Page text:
How Much Do Swamp Coolers Cost and Are They Right for My Home?
Upgrading your home's climate control systems can be a good home improvement project in any environment. After all, there's value in being comfortable in your own home. Plus, during extreme temperature events, the ability to properly cool your home is a necessity.
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If you live in a warm, dry climate, an evaporative air cooler can be a worthwhile investment— and it doesn’t cost an arm and a leg. But is a swamp cooler suitable for you? Here’s what you need to know.
What Is an Evaporative Air Cooler?
Evaporating water is a natural and energy-efficient way of cooling in low-humidity areas. The process works by pumping cooler air through the house. Warmer air is pushed out through the windows. In evaporative coolers — also known as swamp coolers — the air passes over pads saturated with water, adding a bit of humidity and further cooling it down.
As warm air is replaced by cooled air, windows are partly opened to allow it to escape. The air supplied by evaporative coolers is fresh instead of recirculated air, which is what is used in central air conditioning.
Evaporative coolers are increasingly popular in regions like the Western U.S. that have a dry climate with milder summer weather. In a single room, they can reduce the temperature by 5 to 15 degrees Fahrenheit. Unfortunately, a swamp cooler may not be as efficient if you live in a warmer, more humid climate, such as the South. Opting to install small window air conditioners may be a better option for those in humid climates who don't have central air.
How Much Does It Cost to Install an Evaporative Cooler?
Swamp cooler installation is typically affordable, especially when compared to the costs of installing central air conditioning. Installing an evaporative cooler is usually cheaper than putting in a ductless air conditioner.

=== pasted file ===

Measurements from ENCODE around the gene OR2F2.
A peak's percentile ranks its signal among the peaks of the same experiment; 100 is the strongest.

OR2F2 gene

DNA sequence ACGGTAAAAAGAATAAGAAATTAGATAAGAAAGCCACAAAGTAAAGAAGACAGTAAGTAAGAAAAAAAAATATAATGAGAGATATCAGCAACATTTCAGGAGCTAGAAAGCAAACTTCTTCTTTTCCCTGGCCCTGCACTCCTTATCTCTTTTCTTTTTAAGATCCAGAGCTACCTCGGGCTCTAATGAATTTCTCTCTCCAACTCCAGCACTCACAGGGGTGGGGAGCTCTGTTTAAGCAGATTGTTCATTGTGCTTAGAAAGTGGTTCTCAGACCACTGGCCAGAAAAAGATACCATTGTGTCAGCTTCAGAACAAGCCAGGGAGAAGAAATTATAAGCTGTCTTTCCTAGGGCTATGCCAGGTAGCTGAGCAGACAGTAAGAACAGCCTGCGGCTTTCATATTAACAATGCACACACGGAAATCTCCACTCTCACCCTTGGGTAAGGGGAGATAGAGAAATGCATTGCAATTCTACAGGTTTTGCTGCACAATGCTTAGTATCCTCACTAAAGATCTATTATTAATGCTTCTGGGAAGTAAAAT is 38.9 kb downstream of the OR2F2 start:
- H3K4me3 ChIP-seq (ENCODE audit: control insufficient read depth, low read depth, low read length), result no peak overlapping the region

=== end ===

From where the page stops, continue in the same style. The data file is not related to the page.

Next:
According to LawnStarter, you can expect to pay between $1,500 and $3,600 (CAD 2,000 and CAD 4,800) to install a swamp cooler, depending on where it’s mounted and how big of a space it’s meant to cool.
The installation of an evaporative cooler is minor compared to mini-split air conditioners, too, which are another option for homes without ductwork installed. The choice between the two often comes down to the most energy-efficient solution for the home and what works best budget-wise.
How Much Does a Portable Air Cooler Cost?
Based on an average model designed to cool 1,000 square feet, a portable air cooler costs about $329 (CAD 439), according to product pricing at The Home Depot. Costs may increase or decrease depending on the size of the space you need to cool and the type of swamp cooler purchased.
Is Evaporative Cooling Cheap to Run?
Based on kilowattage usage, a swamp cooler is generally more cost-efficient to run than traditional air conditioning units. That's because it requires less energy to operate. If you’re switching over from an air conditioner, your electricity bill may be lowered when using a swamp cooler in your home.
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How Long Does an Evaporative Cooler Last?
If you maintain your swamp cooler properly, it can last for several years. You should perform maintenance during fall, just after you have used the cooler extensively during summer.
The purpose of maintenance isn't just to keep the system running smoothly. Bacteria and fungi can grow in a swamp cooler if it is neglected. A buildup of bacteria and mold can occur, leading to spores spreading throughout the entire house. You can provide proper swamp cooler maintenance by:
- Making sure it's cleaned and serviced annually.
- Replacing the water pads. Check them every month that the unit is being used. Replace them when they become dirty. Cleaning the pads makes the cooler safer and more efficient.
- Emptying the drip pan. Bacteria love stagnant water.
Be sure you have the power shut off when performing any kind of maintenance to your cooling system.
Different Types of Swamp Coolers
There are four types of swamp coolers to choose from, depending on the needs of your home:
- Portable coolers: Lightweight and ideal for cooling one room. Some models can cool spaces up to 3,000 square feet in size.
- Indoor evaporative coolers: Available in window and wall models, they're great for cooling a single room, garage or open-plan living area.
- Outdoor evaporative coolers: Designed for installation on roofs and are capable of cooling whole houses.
- Side discharge coolers: Designed to cool the whole house. Usually, they're installed on the side of a building, but they can also be installed on the roof.
All CAD conversions are based on the exchange rate on the date of publication.